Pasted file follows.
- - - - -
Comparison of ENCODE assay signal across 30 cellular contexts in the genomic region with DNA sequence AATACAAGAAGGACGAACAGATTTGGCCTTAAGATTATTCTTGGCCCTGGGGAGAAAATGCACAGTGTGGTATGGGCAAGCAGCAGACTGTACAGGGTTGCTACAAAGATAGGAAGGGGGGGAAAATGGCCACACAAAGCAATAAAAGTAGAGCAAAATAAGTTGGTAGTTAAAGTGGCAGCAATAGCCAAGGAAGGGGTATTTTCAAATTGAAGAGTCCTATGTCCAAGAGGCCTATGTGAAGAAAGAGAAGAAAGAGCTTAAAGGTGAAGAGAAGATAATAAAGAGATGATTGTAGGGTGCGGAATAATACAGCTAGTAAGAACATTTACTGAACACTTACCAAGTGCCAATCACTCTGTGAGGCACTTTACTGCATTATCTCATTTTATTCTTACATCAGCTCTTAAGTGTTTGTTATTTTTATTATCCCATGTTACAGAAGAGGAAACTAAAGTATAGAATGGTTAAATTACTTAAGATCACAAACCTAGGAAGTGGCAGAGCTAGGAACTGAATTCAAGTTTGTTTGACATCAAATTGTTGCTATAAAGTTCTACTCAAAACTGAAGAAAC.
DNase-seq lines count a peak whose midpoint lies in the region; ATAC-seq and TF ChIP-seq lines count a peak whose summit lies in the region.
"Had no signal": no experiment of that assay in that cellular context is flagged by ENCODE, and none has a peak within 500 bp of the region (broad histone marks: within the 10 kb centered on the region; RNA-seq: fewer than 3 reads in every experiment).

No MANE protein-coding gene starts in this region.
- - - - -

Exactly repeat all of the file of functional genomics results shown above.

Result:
Comparison of ENCODE assay signal across 30 cellular contexts in the genomic region with DNA sequence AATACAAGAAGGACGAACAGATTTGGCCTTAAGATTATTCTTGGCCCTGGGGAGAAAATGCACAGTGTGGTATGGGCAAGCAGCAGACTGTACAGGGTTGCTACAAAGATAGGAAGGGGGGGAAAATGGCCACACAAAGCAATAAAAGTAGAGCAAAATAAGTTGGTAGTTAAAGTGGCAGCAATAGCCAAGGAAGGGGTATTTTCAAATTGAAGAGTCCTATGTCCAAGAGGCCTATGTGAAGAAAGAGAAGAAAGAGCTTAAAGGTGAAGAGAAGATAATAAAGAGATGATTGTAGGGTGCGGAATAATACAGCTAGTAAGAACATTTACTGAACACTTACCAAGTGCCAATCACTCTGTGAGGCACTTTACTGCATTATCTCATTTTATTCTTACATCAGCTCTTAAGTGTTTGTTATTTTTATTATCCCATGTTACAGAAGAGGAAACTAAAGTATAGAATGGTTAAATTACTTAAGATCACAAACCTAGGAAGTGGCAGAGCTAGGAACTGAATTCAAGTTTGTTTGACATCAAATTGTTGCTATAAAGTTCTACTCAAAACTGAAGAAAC.
DNase-seq lines count a peak whose midpoint lies in the region; ATAC-seq and TF ChIP-seq lines count a peak whose summit lies in the region.
"Had no signal": no experiment of that assay in that cellular context is flagged by ENCODE, and none has a peak within 500 bp of the region (broad histone marks: within the 10 kb centered on the region; RNA-seq: fewer than 3 reads in every experiment).

No MANE protein-coding gene starts in this region.